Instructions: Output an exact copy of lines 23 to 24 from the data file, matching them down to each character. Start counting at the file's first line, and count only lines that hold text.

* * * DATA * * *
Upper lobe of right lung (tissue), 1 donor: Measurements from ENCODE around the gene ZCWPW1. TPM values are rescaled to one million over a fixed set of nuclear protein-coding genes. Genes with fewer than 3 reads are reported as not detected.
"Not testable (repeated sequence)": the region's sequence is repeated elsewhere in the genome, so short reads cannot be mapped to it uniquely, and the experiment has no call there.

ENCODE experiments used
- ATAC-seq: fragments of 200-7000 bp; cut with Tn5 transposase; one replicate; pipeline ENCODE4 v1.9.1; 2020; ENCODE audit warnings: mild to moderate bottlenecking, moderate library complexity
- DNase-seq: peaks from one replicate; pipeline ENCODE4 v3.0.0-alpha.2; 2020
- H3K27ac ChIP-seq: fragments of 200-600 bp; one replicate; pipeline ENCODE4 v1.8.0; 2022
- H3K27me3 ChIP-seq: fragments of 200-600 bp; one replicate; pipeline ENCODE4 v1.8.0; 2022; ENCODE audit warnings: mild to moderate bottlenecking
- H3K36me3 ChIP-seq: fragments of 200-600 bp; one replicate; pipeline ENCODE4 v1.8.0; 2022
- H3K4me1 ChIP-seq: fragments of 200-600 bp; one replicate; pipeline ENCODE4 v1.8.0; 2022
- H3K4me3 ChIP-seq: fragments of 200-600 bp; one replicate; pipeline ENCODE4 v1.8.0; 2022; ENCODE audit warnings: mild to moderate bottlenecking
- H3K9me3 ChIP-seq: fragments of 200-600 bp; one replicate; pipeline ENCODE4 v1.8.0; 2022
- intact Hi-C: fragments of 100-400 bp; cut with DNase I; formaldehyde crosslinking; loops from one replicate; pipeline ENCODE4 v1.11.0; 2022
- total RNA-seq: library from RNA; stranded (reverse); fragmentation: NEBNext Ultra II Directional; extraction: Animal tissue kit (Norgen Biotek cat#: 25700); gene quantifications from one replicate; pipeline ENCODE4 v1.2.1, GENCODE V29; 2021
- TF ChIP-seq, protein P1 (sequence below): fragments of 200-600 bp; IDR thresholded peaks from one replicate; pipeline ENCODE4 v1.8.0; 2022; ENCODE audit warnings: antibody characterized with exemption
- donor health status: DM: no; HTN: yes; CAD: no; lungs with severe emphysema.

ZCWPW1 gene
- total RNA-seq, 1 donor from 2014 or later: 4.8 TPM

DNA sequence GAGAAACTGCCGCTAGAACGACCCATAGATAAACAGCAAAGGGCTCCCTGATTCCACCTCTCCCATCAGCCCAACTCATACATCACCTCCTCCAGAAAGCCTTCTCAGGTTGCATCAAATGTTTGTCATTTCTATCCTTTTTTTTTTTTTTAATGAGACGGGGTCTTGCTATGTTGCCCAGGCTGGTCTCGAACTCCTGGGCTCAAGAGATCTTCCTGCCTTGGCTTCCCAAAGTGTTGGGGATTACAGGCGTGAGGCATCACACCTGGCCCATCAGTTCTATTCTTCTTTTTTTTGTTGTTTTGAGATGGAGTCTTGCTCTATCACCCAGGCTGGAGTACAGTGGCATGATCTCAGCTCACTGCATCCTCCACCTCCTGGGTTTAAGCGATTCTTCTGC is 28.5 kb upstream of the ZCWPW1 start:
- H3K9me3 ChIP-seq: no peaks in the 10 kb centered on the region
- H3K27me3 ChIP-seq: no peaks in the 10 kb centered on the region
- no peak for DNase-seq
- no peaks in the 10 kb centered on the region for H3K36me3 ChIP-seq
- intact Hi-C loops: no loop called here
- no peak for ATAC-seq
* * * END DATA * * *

- intact Hi-C loops: no loop called here
- no peak for ATAC-seq